The tale of oatmeal/maple scones
It all began with spilled oatmeal. Having cleverly stored an enormous cylinder of Quaker Oats on its side, I should not have been surprised when the lid burst free of its moorings and released a flood of oats onto my countertop.
Like any good mother, I flashed on the various contamination-related scenarios, assessing with a deep maternal calculus whether or not the oats would still be usable after having possibly intermingled with a few breadcrumbs and who knows what else on that countertop. On the pro side, I never work with raw meat or other dire animal products on that counter. On the con side, I've got at least one child who climbs up there frequently to acquire a drinking vessel.
Obviously, heat would be needed. As with many of my cooking adventures, necessity drove me to the index of a large cookbook, desperately seeking to build something around a single awkward ingredient I had available. So, I turned to my new America's Test Kitchen cookbook, a Christmas gift, and looked up oatmeal. Lo', the Test Kitchen came through for me: There, on page 488, it offered up a recipe for oatmeal scones that just happened to call for 1.5 cups of oatmeal, almost exactly the amount I'd just hand-swept from my countertop into a bowl.
The rest of the ingredients
In addition to the oats, the scones required 1/4 c. whole milk, ditto of heavy cream, an egg (large, as usual), 1.5 c. all-purpose flour, 1/3 c. sugar with a bit extra for sprinkling on top, 2 tsp baking powder, 1/2 tsp salt, and 10 tbsp unsalted butter. This last had to be cut into 1/4-inch cubes and then chilled. This cubing of butter was by far the most time-consuming part of the recipe.
Oven set to 375 F, I dug in. First, I spread the oats on a baking pan to toast for about 8 minutes (I viewed this as a sort of decontamination step); after removing them, I fired up the oven temp to 450 F. Then, milk, cream, egg whisked together, and I added in 1/4 c. maple syrup to enhance the oats with some maply goodness (an option offered on p. 489 of the cookbook). A tablespoon of this milky mixture went on reserve for brushing on top of the scones. After I food processed the dry ingredients, I added in the cold butter cubes and processed again until it all looked like light cornmeal.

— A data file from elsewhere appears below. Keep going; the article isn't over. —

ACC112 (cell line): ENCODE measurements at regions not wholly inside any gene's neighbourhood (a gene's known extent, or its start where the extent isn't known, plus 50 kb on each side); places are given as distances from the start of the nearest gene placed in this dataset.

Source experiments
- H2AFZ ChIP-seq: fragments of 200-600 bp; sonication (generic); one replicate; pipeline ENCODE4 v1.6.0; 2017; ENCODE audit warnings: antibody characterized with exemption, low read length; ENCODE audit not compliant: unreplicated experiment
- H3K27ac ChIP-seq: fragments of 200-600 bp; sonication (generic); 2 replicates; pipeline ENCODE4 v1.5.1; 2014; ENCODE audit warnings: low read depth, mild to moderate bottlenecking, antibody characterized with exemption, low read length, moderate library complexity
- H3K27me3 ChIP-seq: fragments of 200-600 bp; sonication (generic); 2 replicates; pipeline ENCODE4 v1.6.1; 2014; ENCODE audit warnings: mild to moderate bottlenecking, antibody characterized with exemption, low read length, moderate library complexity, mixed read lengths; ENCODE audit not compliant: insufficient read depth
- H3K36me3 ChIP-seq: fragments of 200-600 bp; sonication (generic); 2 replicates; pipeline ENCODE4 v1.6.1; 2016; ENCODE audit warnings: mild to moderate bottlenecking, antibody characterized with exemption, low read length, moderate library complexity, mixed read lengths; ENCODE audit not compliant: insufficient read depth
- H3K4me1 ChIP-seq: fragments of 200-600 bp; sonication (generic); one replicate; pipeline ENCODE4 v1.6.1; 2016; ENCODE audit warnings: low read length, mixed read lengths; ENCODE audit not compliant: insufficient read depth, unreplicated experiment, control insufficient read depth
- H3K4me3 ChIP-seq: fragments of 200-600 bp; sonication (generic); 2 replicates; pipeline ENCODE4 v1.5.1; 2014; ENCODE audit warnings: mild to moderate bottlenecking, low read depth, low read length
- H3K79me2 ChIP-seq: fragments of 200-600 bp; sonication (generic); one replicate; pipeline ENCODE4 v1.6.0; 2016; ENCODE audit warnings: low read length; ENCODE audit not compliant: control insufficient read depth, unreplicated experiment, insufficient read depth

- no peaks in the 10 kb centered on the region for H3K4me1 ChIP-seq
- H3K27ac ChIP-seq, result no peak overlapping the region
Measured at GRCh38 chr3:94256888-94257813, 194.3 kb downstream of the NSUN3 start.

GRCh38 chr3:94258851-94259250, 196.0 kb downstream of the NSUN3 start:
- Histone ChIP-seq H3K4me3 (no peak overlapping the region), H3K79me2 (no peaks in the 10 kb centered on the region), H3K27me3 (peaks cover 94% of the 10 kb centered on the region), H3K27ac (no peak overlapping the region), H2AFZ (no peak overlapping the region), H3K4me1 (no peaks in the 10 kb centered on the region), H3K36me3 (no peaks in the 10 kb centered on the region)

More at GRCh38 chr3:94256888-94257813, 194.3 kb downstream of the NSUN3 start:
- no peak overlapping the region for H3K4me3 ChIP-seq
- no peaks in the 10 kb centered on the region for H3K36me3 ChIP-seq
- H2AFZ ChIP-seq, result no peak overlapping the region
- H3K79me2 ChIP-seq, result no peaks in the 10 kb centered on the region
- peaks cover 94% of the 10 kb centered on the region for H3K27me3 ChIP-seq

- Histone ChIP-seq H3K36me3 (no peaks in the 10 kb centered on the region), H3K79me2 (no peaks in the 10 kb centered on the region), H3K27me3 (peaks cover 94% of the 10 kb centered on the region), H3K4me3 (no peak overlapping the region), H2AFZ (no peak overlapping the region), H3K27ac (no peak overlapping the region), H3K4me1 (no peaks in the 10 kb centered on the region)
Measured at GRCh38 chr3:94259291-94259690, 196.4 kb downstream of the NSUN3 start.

In a medium bowl, I combined the flour mixture with the toasted oats and added in the milk mixture. At this point, I could tell that I needed more flour, so I added in another quarter cup or so to give the dough a decent stiffness.
Shaping and baking scones
There are a couple of ways to shape scones. You can use a cakepan, pushing your dough into it to make a nice circle and then cutting out the triangles. Or, you can shape it into a circle yourself on some wax paper and then cut it into triangles as you would cut a pie.
Place each triangle on a cookie sheet prepped with parchment paper. Brush the tops with the reserved milk/egg/syrup mixture and then sprinkle to your tastes and desire with the reserved sugar. Bake for 12 to 15 minutes, or until they look pretty much like golden brown scones. You can eat them after about 10 minutes of cooling, or you can have them over the next three days for breakfast, which was what I did. My three-year-old, the world's choosiest consumer, ate only the sugar-crispy, shiny tops and pronounced them acceptable.
Some scone tweaks
If I were to do it again, I think I'd add in more maple syrup into the milk mixture for an increased maple enhancement. And I also put in about a quarter cup of wheat germ because I add wheat germ to just about everything I bake.
The calorie/fat count on these remains a mystery. I can only imagine that with 1.25 sticks of butter, it's fairly robust. In my mind, that's an excellent reason to eat these flaky, maply little triangles for breakfast--that gives you the rest of the day to burn off that butter. Happy baking!